by Vihari-Lala Mitra | 1891 | 1,121,132 words | ISBN-10: 8171101519
The English translation of the Yoga-vasistha: a Hindu philosophical and spiritual text written by sage Valmiki from an Advaita-vedanta perspective. The book contains epic narratives similar to puranas and chronologically precedes the Ramayana. The Yoga-vasistha is believed by some Hindus to answer all the questions that arise in the human mind, an...
Max Müller characterises the Hindu as naturally disposed to Yoga or a contemplative turn of his mind for his final beatitude in the next life, amidst all his cares, concerns and callings in this world, which he looks upon with indifference as the transient shadows of passing clouds, that serve but to dim for a moment but never shut out from his view the full blaze of his luminous futurity. This description is so exactly graphic of the Hindu mind, that we can not with-hold giving it entire as a mirror of the Hindu mind to our readers on account of the scarcity of the work in this country.
"The Hindu" says he "enters the world as a stranger; all his thoughts are directed to another world, he takes no part even where he is driven to act, and even when he sacrifices his life, it is but to be delivered from it." Again "They shut their eyes to this world of outward seeming activity, to open them full on the world of thought and rest. Their life was a yearning for eternity; their activity was a struggle to return to that divine essence from which this life seemed to have severed them. Believing as they did in a really existing and eternal Being to ontos-onton they could not believe in the existence of this passing world."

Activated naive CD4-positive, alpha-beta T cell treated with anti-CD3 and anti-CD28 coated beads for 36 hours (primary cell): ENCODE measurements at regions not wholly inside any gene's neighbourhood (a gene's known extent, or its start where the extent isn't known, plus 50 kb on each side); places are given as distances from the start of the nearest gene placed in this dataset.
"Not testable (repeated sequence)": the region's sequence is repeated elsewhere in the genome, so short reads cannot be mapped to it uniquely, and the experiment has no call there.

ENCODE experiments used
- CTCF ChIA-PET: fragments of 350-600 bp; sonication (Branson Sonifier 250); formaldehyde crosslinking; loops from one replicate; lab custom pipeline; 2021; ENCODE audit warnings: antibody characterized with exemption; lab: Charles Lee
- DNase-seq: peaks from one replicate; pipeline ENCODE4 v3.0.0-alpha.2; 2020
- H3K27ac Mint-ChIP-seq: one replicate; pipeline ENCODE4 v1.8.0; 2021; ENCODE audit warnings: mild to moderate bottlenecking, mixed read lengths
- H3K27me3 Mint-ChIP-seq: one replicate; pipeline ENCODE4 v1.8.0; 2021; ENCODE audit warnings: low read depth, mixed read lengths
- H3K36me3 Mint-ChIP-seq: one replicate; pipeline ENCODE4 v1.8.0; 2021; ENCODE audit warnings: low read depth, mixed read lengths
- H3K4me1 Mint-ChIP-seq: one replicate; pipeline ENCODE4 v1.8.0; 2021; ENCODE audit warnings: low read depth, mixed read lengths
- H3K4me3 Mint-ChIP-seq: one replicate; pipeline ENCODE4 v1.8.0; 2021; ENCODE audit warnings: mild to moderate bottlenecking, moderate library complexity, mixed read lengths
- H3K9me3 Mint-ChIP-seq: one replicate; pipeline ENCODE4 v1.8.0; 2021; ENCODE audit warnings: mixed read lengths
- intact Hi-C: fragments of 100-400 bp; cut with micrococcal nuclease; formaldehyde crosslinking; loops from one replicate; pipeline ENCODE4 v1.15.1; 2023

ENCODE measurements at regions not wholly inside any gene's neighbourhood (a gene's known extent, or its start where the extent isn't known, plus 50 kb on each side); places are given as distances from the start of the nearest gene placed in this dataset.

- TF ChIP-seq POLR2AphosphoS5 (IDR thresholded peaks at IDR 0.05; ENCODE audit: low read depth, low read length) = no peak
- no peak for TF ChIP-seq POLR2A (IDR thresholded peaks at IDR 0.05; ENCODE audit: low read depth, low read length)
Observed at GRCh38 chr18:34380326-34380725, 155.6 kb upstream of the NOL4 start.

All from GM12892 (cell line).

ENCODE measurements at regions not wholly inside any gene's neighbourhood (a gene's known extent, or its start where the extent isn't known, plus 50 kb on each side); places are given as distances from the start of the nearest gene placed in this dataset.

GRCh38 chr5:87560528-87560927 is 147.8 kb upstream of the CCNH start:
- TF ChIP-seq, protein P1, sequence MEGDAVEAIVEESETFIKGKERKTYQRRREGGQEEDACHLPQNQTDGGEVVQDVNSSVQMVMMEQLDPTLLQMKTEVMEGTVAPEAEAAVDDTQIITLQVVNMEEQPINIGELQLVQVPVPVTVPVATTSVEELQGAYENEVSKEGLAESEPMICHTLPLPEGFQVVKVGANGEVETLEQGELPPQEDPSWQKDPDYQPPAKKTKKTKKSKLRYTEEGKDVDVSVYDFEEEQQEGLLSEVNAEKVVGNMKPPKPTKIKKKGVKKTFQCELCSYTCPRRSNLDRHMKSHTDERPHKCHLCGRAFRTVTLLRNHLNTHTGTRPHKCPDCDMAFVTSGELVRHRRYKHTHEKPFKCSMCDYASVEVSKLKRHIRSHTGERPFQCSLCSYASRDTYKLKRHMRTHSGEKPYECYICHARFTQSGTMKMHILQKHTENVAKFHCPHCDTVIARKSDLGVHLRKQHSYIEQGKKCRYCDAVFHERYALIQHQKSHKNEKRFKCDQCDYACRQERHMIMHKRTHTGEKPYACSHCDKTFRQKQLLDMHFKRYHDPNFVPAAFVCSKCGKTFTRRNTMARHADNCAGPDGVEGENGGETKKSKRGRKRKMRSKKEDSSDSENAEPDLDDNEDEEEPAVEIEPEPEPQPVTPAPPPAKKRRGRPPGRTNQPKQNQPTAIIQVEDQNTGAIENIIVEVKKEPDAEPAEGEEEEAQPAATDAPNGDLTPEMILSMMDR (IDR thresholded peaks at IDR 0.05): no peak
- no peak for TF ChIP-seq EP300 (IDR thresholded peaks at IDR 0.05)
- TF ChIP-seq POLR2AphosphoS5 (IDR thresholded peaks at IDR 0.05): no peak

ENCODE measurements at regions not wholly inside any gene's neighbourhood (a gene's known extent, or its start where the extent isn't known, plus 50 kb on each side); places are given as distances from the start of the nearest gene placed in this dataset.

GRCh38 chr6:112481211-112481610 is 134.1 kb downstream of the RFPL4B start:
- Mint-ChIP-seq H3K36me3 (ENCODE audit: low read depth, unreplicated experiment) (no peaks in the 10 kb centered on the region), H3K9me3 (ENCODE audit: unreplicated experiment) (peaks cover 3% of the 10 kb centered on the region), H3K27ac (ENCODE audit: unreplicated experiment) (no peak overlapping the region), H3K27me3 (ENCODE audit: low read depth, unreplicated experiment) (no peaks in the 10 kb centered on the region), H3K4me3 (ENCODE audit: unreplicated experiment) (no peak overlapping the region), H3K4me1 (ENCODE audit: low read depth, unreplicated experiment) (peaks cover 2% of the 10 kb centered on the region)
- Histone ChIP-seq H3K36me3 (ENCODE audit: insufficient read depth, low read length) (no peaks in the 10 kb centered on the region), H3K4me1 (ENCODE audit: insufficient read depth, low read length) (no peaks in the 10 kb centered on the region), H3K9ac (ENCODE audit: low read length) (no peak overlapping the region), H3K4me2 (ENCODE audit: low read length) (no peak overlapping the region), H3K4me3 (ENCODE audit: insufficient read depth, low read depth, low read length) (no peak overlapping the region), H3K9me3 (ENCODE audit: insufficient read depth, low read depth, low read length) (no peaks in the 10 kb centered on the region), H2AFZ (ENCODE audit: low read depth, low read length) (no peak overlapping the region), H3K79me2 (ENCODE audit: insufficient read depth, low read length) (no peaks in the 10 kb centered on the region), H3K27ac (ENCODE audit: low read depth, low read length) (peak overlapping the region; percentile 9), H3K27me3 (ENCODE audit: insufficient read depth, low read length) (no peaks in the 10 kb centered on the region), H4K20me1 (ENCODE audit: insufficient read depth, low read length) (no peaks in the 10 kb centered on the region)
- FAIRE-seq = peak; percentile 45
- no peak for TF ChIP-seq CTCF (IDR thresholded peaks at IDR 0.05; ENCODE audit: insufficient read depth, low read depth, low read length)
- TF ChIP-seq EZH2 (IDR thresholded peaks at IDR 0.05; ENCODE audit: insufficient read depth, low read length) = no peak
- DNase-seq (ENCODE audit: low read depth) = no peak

"If the one existed, the other could only seem to exist; if they lived in the one they could not live in the other. Their existence on earth was to them a problem, their eternal life a certainty. The highest object of their religion was to restore that bond by which their own self (atman) was linked to the eternal self (paramatman); to recover that unity which had been clouded and obscured by the magical illusions of reality, by the so-called Maya of creation."
"It scarcely entered their mind to doubt or to affirm the immortality of the soul (pretya-bhava). Not only their religion and literature, but their very language reminded them daily of that relation between the real and seeming world." (Hist A. S. Lit. p. 18). In the view of Max Müller as quoted above, the Hindu mind would seem to be of that realistic cast as the Platonic, whose theory of Ontology viewed all existence as mere phantoms and percepta of sense, and very short of that perfection, which the mind realizes in its meditation or Yoga reveries.
The Hindu Yogi views the visible world exactly in the same light as we have said before, that Plato has represented it in the simile commencing the seventh book of his Republic. "He compares mankind to prisoners in a cave, chained in one particular attitude, so as to behold only an ever-varying multiplicity of shadows, projected through the opening of the cave upon the wall before them, by some unseen realities behind. The philosopher alone, who by training or inspiration, is enabled to turn his face from these visions, and contemplate with his mind, that can at once see the unchangeable reality amidst these transient shadows", Baine on Realism pp. 6 and 7.